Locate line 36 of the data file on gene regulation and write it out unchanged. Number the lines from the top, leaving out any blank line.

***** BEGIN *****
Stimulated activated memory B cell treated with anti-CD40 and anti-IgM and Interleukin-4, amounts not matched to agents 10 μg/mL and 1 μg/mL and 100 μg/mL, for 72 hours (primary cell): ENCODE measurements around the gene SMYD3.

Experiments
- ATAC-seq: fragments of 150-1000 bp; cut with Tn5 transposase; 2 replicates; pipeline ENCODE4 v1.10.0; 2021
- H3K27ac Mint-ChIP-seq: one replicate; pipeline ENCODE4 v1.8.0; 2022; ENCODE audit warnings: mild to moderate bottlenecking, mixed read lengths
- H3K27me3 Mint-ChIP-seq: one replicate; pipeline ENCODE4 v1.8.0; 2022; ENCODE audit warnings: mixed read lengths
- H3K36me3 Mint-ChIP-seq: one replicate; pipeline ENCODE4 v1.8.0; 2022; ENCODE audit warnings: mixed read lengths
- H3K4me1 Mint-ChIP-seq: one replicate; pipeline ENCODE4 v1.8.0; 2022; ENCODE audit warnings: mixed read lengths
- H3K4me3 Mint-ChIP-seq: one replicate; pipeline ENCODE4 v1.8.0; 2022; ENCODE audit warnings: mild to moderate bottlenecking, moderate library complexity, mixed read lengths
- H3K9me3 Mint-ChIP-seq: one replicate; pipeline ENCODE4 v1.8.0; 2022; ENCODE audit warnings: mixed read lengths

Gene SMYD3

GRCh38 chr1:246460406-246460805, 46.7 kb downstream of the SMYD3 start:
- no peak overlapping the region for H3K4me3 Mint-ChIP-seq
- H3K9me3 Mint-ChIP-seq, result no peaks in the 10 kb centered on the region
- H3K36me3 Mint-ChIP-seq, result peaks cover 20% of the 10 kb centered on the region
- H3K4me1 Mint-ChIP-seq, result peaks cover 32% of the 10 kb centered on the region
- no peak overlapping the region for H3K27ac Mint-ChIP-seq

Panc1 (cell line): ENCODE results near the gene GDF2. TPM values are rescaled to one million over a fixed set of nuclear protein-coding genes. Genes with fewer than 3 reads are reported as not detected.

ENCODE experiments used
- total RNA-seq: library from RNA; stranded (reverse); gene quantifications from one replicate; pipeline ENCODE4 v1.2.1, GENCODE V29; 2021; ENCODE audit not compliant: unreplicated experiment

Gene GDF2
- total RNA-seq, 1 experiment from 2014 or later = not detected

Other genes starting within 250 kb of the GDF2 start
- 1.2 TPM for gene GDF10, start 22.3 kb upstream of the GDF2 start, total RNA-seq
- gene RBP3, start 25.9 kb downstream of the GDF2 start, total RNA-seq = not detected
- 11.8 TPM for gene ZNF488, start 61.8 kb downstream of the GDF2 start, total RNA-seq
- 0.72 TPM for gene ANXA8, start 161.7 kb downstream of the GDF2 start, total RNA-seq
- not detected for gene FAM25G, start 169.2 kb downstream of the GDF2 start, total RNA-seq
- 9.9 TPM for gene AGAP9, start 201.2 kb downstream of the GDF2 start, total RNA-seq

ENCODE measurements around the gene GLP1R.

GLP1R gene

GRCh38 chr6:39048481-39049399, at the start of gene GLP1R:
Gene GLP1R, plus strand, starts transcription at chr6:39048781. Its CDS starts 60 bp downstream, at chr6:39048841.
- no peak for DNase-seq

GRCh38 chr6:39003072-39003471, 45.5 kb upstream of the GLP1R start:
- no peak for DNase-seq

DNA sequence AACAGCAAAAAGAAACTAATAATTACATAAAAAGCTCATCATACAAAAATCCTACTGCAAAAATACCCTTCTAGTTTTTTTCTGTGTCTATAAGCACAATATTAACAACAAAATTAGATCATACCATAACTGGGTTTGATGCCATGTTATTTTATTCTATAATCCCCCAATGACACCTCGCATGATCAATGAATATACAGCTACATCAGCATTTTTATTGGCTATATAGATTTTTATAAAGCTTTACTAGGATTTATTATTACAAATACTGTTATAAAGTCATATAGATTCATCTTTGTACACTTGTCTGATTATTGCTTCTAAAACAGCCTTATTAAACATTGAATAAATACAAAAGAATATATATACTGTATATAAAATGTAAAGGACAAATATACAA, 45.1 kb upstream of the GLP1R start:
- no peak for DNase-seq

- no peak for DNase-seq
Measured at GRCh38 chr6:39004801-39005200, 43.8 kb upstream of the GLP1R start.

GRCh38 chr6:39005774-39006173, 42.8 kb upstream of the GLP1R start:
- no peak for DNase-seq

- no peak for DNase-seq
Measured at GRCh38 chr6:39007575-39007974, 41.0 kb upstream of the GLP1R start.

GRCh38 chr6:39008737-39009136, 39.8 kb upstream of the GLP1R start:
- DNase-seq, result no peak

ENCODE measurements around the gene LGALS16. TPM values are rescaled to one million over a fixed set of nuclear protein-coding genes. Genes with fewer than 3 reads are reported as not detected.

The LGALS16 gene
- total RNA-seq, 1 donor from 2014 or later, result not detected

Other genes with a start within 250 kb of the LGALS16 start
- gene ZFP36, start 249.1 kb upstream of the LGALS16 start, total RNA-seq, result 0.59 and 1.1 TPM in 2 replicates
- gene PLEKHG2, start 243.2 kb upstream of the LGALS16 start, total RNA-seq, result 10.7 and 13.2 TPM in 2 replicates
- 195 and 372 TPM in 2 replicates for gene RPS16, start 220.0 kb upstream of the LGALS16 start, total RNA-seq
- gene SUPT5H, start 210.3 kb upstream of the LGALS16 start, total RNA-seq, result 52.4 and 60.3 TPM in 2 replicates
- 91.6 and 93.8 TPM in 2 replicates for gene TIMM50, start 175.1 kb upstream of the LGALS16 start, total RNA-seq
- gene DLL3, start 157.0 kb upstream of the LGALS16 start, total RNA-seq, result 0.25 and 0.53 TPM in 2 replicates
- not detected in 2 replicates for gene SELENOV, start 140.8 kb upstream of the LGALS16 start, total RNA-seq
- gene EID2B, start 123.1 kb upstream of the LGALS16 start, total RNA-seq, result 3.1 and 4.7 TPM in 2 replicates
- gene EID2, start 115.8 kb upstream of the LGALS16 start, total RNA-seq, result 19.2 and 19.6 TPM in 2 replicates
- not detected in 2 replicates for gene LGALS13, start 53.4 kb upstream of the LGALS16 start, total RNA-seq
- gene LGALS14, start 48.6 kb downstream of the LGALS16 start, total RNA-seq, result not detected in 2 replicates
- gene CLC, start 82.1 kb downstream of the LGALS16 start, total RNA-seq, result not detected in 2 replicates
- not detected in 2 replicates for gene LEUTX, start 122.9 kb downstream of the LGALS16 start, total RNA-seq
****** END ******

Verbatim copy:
DNA sequence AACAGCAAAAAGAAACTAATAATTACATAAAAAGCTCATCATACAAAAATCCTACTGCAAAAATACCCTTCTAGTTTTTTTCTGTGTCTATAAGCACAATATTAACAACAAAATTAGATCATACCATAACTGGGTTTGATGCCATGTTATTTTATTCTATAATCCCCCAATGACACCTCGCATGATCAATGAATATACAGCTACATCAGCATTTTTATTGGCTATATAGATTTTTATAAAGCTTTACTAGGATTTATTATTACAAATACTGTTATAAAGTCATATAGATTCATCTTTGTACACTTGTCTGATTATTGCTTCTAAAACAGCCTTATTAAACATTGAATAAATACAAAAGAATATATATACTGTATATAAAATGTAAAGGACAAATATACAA, 45.1 kb upstream of the GLP1R start: